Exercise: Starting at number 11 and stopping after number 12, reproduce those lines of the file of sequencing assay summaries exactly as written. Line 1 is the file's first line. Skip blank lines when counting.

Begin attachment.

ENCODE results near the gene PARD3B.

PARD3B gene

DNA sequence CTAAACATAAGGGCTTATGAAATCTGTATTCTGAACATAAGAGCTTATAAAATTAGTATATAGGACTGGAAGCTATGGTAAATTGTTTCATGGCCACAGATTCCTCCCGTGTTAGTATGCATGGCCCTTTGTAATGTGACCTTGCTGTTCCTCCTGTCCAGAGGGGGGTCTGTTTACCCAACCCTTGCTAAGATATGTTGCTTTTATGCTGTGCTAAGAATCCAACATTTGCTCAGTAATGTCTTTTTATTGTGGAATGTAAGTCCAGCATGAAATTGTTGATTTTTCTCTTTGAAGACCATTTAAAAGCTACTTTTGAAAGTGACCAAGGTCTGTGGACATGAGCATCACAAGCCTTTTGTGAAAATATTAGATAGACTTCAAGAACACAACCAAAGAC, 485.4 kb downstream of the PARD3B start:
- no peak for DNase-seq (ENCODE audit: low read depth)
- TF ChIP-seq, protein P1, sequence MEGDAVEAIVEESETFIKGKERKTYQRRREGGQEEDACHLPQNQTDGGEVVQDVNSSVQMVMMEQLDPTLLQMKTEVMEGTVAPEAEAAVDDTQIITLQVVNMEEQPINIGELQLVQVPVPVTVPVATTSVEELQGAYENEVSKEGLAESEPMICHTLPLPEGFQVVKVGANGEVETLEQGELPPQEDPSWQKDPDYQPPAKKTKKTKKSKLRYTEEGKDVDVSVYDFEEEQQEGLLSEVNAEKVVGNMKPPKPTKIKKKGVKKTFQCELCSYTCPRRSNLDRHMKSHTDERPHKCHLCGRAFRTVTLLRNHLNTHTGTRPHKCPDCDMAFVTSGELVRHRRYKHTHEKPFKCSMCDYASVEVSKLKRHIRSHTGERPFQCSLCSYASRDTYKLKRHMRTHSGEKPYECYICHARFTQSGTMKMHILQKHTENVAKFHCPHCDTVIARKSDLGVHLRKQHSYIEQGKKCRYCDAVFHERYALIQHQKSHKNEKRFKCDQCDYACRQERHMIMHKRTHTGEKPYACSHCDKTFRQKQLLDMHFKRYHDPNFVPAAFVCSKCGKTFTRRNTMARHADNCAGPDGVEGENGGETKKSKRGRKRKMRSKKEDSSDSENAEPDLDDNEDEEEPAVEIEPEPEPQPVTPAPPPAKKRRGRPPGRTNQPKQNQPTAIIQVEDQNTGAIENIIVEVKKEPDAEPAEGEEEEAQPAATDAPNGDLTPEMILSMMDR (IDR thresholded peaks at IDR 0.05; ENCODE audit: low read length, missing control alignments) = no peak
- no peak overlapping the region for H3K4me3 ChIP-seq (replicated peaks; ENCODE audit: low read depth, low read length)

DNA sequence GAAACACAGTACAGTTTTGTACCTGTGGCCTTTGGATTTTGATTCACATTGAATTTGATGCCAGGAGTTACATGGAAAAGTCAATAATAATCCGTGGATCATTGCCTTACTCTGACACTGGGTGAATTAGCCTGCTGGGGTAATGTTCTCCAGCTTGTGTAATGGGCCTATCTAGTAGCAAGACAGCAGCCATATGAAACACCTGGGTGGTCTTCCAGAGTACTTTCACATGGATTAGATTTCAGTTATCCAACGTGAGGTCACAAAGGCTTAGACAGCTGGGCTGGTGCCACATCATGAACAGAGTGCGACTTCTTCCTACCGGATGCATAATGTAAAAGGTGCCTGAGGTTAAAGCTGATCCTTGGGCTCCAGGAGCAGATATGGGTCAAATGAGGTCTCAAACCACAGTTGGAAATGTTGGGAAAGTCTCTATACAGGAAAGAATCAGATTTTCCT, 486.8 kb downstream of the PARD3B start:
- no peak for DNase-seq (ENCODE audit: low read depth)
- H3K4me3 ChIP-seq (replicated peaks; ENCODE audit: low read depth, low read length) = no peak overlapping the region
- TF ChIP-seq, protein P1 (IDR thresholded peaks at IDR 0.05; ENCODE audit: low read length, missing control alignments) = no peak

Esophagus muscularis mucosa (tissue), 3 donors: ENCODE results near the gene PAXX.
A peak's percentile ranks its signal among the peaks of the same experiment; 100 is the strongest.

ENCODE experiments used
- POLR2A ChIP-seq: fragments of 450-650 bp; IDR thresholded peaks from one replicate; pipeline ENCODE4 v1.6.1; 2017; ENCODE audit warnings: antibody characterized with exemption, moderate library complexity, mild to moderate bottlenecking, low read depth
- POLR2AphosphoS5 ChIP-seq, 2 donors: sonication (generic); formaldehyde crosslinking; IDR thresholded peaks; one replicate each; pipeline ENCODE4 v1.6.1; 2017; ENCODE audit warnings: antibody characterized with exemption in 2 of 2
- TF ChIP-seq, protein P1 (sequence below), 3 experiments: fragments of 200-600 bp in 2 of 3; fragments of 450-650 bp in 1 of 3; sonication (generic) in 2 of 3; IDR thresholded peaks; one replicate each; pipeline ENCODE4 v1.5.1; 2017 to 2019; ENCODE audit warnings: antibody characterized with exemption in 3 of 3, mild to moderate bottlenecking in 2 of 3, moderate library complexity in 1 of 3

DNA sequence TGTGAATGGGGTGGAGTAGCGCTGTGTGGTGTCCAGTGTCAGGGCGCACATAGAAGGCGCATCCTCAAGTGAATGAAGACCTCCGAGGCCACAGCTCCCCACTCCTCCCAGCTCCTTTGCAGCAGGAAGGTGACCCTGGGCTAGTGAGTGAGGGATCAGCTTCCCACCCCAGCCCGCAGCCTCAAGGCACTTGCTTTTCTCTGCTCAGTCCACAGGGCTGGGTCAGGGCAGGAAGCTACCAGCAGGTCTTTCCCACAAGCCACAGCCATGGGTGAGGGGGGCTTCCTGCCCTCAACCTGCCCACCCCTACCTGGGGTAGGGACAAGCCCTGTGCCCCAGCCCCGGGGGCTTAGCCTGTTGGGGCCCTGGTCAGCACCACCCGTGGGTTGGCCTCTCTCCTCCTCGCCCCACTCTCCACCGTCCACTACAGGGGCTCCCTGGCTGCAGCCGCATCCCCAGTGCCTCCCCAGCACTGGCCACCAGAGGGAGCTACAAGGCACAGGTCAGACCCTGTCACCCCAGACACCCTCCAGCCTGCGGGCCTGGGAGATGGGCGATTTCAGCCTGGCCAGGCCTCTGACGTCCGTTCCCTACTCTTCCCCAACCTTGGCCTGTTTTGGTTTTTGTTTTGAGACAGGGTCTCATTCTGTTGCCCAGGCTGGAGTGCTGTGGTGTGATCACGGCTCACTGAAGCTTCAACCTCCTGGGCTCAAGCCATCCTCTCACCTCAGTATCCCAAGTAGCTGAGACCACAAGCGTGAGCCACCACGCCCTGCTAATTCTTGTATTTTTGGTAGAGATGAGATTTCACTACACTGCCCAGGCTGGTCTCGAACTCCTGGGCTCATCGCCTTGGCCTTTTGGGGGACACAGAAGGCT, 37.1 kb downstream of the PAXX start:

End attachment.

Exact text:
Esophagus muscularis mucosa (tissue), 3 donors: ENCODE results near the gene PAXX.
A peak's percentile ranks its signal among the peaks of the same experiment; 100 is the strongest.